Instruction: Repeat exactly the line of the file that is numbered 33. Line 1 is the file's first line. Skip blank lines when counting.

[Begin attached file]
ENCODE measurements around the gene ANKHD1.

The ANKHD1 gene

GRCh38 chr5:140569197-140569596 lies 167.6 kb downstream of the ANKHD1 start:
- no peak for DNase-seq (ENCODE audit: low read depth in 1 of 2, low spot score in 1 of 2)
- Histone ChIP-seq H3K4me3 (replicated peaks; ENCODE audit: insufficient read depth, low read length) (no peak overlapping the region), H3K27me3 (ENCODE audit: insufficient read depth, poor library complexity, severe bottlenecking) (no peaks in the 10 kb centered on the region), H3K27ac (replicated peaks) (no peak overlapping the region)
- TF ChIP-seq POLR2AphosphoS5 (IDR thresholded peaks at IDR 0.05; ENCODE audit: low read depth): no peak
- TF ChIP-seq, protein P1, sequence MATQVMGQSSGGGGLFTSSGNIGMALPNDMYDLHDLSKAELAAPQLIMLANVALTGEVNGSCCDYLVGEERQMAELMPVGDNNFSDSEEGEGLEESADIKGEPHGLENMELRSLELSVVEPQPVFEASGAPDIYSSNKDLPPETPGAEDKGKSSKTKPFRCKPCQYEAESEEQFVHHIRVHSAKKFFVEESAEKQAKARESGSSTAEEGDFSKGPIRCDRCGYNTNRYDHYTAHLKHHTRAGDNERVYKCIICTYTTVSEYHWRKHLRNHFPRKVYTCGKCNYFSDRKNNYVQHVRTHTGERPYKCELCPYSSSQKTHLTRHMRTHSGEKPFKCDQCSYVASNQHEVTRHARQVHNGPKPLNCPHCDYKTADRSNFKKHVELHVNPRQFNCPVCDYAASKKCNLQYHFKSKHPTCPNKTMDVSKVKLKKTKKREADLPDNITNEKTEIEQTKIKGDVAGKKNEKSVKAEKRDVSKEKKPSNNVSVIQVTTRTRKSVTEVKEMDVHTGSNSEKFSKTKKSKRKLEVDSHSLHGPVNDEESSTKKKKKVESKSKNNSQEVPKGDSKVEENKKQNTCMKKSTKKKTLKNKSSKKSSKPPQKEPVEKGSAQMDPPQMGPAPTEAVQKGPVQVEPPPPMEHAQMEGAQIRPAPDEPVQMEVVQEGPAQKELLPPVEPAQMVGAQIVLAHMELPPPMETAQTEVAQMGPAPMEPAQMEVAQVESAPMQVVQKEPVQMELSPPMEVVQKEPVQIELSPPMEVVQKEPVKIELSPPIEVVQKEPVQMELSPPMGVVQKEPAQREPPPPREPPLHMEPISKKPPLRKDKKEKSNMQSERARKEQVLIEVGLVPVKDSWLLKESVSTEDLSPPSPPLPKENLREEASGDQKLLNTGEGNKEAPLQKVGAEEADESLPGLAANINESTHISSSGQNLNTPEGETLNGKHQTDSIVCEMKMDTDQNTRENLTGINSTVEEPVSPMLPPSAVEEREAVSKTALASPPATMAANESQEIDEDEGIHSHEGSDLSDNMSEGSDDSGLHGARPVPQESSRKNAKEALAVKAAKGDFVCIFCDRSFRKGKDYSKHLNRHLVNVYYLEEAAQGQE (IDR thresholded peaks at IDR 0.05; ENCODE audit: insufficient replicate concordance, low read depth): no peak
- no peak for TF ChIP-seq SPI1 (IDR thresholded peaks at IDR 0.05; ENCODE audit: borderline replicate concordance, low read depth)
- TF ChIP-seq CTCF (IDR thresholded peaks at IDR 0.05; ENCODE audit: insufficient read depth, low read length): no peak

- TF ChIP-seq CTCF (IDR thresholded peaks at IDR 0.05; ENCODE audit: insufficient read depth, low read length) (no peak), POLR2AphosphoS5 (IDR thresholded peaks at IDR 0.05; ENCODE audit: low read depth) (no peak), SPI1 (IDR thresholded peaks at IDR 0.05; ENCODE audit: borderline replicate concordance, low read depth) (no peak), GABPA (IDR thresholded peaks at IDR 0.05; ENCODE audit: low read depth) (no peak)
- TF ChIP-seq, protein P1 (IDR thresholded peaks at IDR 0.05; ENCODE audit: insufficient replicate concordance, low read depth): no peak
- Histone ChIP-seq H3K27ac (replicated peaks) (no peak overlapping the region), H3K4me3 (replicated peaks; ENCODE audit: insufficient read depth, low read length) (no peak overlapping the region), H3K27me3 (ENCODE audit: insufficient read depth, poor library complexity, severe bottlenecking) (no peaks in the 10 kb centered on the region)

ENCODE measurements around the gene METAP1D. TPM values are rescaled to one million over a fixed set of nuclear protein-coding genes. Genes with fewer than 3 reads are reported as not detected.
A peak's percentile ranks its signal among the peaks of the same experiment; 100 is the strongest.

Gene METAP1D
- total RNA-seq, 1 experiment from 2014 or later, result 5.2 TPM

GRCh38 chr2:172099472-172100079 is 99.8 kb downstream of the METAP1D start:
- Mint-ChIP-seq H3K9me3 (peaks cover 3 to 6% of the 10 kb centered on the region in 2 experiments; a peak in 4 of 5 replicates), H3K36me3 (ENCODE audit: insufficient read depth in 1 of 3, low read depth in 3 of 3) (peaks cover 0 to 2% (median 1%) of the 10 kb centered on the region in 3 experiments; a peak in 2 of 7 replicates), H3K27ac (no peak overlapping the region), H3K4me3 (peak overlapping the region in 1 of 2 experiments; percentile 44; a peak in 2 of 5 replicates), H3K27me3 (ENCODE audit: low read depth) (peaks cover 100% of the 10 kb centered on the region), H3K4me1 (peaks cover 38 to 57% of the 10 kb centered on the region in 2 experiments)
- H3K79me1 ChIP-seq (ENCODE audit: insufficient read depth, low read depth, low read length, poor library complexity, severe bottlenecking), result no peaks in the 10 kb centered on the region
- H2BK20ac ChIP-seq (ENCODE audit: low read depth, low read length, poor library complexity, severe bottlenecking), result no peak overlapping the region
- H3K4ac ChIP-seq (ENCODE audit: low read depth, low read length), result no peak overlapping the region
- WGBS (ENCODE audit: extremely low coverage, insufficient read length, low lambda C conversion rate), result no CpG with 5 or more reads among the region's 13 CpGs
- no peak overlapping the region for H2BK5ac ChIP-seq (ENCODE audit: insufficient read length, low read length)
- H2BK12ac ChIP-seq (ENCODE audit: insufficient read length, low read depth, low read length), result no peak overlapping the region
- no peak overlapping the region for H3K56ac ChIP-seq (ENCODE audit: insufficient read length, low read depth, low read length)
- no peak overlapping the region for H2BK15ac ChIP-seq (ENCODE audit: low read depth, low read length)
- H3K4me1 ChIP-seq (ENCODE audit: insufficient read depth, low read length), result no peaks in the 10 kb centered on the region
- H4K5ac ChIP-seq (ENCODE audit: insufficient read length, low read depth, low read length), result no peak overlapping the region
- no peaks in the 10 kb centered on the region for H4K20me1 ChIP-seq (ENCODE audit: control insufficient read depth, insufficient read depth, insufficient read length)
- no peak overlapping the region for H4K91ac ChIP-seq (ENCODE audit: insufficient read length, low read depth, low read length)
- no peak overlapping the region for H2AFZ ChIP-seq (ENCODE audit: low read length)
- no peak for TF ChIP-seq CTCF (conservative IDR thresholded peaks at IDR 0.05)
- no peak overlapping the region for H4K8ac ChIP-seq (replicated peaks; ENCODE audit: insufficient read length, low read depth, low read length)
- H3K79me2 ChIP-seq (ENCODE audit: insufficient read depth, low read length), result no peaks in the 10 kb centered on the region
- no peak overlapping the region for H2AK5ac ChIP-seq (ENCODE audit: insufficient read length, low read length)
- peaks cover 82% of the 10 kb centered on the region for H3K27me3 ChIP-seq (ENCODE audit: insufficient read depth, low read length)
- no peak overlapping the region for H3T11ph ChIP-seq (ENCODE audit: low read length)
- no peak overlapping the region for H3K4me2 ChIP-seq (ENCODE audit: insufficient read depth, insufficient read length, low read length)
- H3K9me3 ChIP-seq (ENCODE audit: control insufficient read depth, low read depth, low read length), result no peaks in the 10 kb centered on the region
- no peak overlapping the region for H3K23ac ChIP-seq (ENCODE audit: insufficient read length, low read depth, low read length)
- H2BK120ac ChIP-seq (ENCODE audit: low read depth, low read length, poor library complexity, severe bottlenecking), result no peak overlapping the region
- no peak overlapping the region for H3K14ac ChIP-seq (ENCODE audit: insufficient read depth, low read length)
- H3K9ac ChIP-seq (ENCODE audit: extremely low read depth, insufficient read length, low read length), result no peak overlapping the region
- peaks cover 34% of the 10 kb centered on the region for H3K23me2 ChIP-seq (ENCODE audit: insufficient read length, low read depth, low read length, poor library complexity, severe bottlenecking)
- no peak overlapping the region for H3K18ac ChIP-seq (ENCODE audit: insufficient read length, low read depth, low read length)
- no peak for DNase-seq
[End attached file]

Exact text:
- no peak overlapping the region for H4K8ac ChIP-seq (replicated peaks; ENCODE audit: insufficient read length, low read depth, low read length)